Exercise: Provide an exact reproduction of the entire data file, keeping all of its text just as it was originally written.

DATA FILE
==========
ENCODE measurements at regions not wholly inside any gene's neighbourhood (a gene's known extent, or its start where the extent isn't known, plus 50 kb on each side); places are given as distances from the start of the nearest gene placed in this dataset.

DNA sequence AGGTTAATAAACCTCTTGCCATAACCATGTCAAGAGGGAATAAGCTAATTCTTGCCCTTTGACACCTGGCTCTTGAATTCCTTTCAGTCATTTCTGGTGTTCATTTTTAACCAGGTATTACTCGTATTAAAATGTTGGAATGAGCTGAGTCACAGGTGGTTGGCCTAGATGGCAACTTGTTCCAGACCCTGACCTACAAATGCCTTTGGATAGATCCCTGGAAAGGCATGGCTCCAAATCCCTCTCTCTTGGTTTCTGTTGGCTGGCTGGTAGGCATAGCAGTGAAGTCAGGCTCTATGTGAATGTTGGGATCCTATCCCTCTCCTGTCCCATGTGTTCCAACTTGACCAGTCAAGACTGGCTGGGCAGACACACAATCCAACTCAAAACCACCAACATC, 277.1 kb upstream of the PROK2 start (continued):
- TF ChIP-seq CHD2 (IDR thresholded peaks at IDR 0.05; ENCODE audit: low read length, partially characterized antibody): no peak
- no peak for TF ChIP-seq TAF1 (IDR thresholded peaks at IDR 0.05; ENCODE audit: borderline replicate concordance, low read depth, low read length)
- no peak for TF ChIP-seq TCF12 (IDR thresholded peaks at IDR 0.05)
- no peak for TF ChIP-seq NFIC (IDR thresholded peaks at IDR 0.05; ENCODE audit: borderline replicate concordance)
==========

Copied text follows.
ENCODE measurements at regions not wholly inside any gene's neighbourhood (a gene's known extent, or its start where the extent isn't known, plus 50 kb on each side); places are given as distances from the start of the nearest gene placed in this dataset.

DNA sequence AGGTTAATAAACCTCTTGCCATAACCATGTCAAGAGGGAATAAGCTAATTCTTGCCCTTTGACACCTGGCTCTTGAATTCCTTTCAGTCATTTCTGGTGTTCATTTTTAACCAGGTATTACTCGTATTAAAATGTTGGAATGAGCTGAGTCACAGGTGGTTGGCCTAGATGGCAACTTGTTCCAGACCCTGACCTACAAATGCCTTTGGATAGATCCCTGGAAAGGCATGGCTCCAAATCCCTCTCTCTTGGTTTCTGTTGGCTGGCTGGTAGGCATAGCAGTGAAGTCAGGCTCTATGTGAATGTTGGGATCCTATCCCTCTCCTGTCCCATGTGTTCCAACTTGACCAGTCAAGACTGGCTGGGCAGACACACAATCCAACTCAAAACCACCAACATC, 277.1 kb upstream of the PROK2 start (continued):
- TF ChIP-seq CHD2 (IDR thresholded peaks at IDR 0.05; ENCODE audit: low read length, partially characterized antibody): no peak
- no peak for TF ChIP-seq TAF1 (IDR thresholded peaks at IDR 0.05; ENCODE audit: borderline replicate concordance, low read depth, low read length)
- no peak for TF ChIP-seq TCF12 (IDR thresholded peaks at IDR 0.05)
- no peak for TF ChIP-seq NFIC (IDR thresholded peaks at IDR 0.05; ENCODE audit: borderline replicate concordance)